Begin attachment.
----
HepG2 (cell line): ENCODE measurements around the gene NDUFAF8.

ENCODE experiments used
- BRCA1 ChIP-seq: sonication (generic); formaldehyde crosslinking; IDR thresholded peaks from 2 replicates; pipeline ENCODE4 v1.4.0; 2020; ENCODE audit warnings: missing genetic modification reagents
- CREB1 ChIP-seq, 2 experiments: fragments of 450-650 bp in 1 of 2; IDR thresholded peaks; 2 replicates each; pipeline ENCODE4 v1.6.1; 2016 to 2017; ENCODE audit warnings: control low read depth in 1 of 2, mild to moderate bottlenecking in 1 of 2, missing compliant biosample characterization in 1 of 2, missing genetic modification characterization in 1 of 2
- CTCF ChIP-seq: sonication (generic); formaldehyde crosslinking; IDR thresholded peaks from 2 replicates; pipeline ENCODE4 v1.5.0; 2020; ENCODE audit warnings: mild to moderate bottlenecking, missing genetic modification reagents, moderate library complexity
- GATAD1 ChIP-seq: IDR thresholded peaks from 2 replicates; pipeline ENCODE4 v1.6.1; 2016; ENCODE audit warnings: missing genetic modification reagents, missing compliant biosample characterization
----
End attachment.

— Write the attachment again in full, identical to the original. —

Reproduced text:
HepG2 (cell line): ENCODE measurements around the gene NDUFAF8.

ENCODE experiments used
- BRCA1 ChIP-seq: sonication (generic); formaldehyde crosslinking; IDR thresholded peaks from 2 replicates; pipeline ENCODE4 v1.4.0; 2020; ENCODE audit warnings: missing genetic modification reagents
- CREB1 ChIP-seq, 2 experiments: fragments of 450-650 bp in 1 of 2; IDR thresholded peaks; 2 replicates each; pipeline ENCODE4 v1.6.1; 2016 to 2017; ENCODE audit warnings: control low read depth in 1 of 2, mild to moderate bottlenecking in 1 of 2, missing compliant biosample characterization in 1 of 2, missing genetic modification characterization in 1 of 2
- CTCF ChIP-seq: sonication (generic); formaldehyde crosslinking; IDR thresholded peaks from 2 replicates; pipeline ENCODE4 v1.5.0; 2020; ENCODE audit warnings: mild to moderate bottlenecking, missing genetic modification reagents, moderate library complexity
- GATAD1 ChIP-seq: IDR thresholded peaks from 2 replicates; pipeline ENCODE4 v1.6.1; 2016; ENCODE audit warnings: missing genetic modification reagents, missing compliant biosample characterization